However, Jesus had mentioned earlier that His kingdom would not be an earthly kingdom.
    John 18:36 KJV 1900
    Jesus answered, My kingdom is not of this world: if my kingdom were of this world, then would my servants fight, that I should not be delivered to the Jews: but now is my kingdom not from hence.
    Again, the disciples may have been expecting a triumphant earthly king to restore a physical kingdom to Israel, a glorious king, as opposed to a suffering servant.
    “As it turns out, however, Jesus’ triumphal entry becomes his entry into his trial, conviction and death, as he also repeatedly has predicted (Mk 8.31; 9.31; 10.33-34). By tying the announcement of Jesus’ messiahship to his entry into Jerusalem, Mark thereby ties Jesus’ messiahship to his suffering and death. It is therefore appropriate that when Jesus explicitly accepts the title, it is at his trial, when the high priest asks him if he is “the Messiah, the Son of the Blessed One” (Mk 14.61-62). Having crafted the story the way he did, Mark shows a Messiah whose mission is to die. He thereby interprets messiahship in a radically different way from the common expectations of a political leader who would restore the kingdom of Israel.” Sigurd Grindheim, Christology in the Synoptic Gospels : God or God's Servant (New York: T&T Clark International, 2012), 53-54.
    Jesus’s suffering was rejected
    Peter makes the declaration that Jesus is the Christ, the Messiah.
    Mark 8:29 KJV 1900
    And he saith unto them, But whom say ye that I am? And Peter answereth and saith unto him, Thou art the Christ.
    But after that, Jesus makes a Passion Pronouncement and Peter rebukes Him.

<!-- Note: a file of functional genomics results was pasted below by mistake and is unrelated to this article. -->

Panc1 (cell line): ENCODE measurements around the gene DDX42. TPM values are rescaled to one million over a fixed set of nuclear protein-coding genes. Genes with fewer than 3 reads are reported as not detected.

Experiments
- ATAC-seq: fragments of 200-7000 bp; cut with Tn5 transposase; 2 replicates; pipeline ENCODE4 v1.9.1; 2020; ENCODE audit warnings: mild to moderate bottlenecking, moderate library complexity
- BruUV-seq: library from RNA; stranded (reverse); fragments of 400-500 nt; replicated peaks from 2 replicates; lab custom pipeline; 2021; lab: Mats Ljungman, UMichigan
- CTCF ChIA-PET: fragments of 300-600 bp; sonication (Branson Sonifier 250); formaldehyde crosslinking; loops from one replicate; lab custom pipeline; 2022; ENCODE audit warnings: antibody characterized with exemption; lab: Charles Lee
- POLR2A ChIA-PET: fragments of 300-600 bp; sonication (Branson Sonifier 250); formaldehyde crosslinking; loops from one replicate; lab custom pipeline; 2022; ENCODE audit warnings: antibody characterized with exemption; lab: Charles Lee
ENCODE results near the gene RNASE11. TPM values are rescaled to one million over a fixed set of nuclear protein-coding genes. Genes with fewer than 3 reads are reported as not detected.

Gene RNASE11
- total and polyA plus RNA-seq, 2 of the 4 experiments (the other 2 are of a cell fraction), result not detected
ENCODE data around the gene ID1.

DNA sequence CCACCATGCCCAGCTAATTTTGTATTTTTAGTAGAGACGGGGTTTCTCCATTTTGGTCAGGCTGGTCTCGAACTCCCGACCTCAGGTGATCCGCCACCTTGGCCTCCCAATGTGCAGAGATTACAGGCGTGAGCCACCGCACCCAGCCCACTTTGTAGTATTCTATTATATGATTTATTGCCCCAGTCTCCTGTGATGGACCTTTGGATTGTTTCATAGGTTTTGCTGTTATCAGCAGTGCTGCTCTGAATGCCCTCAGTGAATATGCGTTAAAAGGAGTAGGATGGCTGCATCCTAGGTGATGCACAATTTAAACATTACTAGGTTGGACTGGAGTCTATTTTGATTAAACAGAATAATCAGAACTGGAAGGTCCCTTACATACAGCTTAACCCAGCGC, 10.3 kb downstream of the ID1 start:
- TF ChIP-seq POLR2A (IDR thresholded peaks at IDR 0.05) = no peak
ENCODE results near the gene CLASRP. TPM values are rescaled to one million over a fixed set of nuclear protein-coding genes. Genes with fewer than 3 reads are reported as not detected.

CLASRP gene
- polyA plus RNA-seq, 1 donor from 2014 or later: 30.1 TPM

Mark 8:31–32 KJV 1900
    And he began to teach them, that the Son of man must suffer many things, and be rejected of the elders, and of the chief priests, and scribes, and be killed, and after three days rise again. And he spake that saying openly. And Peter took him, and began to rebuke him.
    Peter’s idea of a Messiah may have been more along the lines of a glorious king rather than a suffering servant. Whatever the case, Peter did not like the idea of Jesus having to suffer and be killed.
    Jesus then rebukes Peter, making it clear that the rejection of the suffering of the Messiah, is a rejection of the things of God.
    Mark 8:33 KJV 1900
    But when he had turned about and looked on his disciples, he rebuked Peter, saying, Get thee behind me, Satan: for thou savourest not the things that be of God, but the things that be of men.
    In fact, God had planned for the Messiah to suffer and die as the perfect sacrifice to pay the penalty for man’s sins. Avoiding suffering may be natural for men, but it was in the plan of God the whole time. The disciples may not have understood it at first when Jesus began making Passion Pronouncements. Peter’s rebuke may have been because he did not understand why the Christ would need to suffer and die. It really may have gone against his idea of the Christ. Peter declares that Jesus is the Christ but then rebukes the idea of His suffering and death. God’s plan put the Messiahship together with suffering and death. Jesus tells Peter that he is not savoring the “things of God.” What Peter did not like was in God’s plan, as Isaiah had prophesied, namely, that the one who would be the Christ would also be the one who would suffer and die.